Group brings suit over animal testing

A group says the U is unlawfully secretive about animal testing.
November 12, 2012

Animal rights activists want to take the University of Minnesota to court over its alleged secrecy in animal testing.

The Animal Legal Defense Fund and Minneapolis resident Isaac Peter filed a lawsuit against the University of Minnesota on Thursday, accusing its Institutional Animal Care and Use Committee of violating the state’s open records and open meetings laws.

The civil complaint, filed in Hennepin County district court, accuses the University of denying ALDF and Peter access to IACUC meetings and documents.

IACUC reviews all University research projects involving animals to “ensure that they are justified by their benefits and minimize any animal pain or suffering that might occur,” according to the committee’s website.

ALDF claims that because the University is a public body, IACUC meetings should be open to the public according to the Minnesota Open Meeting Law, and its records should be made available upon request as outlined in the Minnesota Government Data Practices Act.

University General Counsel Mark Rotenberg said his office has yet to be formally served with the complaint and cannot comment until it has had the opportunity to review the case.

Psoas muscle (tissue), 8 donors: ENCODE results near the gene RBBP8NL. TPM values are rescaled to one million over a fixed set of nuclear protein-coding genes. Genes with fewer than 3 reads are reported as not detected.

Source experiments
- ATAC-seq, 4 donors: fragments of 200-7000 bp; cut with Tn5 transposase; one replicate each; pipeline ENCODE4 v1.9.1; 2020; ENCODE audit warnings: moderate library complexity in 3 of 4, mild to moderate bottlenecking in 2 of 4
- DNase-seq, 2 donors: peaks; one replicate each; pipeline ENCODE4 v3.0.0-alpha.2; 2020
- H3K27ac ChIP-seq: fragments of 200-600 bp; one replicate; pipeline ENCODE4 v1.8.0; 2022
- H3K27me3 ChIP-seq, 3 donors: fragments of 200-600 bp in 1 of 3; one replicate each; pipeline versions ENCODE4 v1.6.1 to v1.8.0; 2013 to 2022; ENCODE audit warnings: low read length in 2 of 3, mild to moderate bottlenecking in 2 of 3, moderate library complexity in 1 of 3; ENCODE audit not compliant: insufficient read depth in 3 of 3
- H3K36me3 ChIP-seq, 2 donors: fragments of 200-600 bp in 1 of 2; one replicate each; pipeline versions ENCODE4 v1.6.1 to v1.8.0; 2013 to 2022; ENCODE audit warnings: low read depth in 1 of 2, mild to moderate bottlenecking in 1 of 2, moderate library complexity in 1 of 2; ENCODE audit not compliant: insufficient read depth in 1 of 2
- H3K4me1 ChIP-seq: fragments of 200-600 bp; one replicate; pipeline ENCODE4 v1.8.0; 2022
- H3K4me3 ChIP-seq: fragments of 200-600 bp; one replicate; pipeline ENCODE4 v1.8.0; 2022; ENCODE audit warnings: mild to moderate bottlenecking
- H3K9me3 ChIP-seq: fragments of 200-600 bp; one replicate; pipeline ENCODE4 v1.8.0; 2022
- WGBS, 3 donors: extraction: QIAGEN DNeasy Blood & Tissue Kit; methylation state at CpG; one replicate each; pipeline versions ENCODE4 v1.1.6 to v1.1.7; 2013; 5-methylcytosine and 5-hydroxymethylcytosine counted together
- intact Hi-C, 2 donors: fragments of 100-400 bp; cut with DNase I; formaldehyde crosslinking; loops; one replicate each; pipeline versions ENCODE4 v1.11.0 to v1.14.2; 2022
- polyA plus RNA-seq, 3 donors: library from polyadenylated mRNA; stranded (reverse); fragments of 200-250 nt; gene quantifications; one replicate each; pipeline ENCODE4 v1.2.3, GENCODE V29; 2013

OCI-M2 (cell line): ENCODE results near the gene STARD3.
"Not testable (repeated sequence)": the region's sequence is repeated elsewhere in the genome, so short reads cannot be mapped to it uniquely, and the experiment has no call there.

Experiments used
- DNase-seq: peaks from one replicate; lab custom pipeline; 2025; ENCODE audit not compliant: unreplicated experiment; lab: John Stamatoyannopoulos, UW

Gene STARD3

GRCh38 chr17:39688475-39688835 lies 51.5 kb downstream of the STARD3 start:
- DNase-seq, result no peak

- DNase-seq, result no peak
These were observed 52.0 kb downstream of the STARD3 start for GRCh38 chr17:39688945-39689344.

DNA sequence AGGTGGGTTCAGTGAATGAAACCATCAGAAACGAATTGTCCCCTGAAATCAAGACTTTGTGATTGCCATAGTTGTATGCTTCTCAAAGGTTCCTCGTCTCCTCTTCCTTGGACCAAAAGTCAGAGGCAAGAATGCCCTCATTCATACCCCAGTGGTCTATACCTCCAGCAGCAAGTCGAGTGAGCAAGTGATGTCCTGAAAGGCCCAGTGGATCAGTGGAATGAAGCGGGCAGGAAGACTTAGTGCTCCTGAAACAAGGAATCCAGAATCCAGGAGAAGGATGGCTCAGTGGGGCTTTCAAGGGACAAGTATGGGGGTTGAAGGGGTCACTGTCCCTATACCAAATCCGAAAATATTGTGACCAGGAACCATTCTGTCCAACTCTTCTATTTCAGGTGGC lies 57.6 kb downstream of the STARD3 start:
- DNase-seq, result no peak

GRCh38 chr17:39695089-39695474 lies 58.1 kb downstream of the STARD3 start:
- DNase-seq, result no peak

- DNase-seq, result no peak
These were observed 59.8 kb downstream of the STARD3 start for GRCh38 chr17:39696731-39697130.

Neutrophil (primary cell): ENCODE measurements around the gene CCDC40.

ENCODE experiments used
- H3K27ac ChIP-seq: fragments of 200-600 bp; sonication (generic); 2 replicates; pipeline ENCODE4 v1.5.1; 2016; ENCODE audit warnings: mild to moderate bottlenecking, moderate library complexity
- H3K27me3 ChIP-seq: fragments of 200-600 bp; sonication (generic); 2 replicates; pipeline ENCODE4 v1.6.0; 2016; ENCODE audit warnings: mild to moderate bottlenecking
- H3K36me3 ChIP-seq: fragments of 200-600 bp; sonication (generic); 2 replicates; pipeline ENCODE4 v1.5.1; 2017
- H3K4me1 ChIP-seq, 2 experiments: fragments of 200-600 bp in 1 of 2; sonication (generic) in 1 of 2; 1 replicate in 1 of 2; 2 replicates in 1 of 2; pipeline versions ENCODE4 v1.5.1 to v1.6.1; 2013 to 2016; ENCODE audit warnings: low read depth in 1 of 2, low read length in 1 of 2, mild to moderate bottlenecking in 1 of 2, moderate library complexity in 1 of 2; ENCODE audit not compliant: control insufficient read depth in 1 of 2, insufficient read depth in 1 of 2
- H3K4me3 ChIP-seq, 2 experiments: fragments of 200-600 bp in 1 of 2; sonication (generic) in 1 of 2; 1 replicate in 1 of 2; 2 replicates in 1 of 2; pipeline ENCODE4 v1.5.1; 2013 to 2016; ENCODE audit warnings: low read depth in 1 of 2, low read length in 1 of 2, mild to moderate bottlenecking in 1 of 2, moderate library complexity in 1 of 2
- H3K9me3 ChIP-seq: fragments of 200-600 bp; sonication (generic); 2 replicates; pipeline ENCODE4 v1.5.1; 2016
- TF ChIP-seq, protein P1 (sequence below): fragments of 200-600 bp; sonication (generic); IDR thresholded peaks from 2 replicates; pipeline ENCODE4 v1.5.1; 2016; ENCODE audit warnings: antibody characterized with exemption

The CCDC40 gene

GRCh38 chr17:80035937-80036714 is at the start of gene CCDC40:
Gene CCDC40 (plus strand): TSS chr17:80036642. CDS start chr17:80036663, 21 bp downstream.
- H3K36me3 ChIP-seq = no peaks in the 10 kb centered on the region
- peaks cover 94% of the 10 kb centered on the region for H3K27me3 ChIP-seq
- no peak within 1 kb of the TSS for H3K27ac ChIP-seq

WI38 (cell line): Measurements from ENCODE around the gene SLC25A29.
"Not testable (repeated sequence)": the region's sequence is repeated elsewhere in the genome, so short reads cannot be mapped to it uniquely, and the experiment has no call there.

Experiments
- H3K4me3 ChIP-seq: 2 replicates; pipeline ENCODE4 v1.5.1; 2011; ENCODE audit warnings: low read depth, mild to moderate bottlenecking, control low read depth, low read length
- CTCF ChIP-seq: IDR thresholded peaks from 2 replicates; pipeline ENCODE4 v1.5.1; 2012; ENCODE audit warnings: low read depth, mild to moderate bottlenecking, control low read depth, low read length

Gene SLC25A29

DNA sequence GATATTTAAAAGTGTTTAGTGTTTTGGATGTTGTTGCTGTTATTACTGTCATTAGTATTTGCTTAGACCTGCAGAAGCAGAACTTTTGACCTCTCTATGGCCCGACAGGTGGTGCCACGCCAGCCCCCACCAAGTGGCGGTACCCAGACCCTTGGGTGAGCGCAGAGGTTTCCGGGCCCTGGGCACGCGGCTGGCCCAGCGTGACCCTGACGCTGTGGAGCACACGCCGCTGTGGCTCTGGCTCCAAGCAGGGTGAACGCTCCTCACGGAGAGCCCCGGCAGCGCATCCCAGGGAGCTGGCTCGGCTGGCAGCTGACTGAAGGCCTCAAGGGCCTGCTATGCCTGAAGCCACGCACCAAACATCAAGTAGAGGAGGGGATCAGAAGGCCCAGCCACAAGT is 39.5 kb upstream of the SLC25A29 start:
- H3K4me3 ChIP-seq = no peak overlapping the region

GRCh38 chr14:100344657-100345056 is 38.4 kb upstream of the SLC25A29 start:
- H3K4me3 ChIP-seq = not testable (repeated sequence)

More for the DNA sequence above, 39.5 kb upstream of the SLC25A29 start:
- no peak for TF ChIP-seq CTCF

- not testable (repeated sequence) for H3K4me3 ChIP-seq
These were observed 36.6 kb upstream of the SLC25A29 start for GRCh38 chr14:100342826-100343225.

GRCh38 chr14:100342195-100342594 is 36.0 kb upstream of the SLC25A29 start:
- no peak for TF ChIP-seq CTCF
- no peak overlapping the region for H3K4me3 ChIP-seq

The complaint cites requests for access from ALDF and Peter ranging from early 2007 to Oct. 29 of this year. Among these were requests for emails mentioning IACUC, the University’s public access procedures and a categorical list of records the University is required to release.

According to the complaint, the University has denied access to meetings, claiming it is not subject to the Open Meeting Law and has yet to satisfy any of Peter’s or ADLF’s requests.

Peter led the Minnesota Primate Freedom Project from 2006-09, which used documentation from labs to profile the experiences of animals used in research.

“The public has the legal right to know what the University of Minnesota is doing to animals in the name of research,” Stephen Wells, executive director of ALDF, said in a press release.

“This willful violation of state law and animal welfare law must end.”

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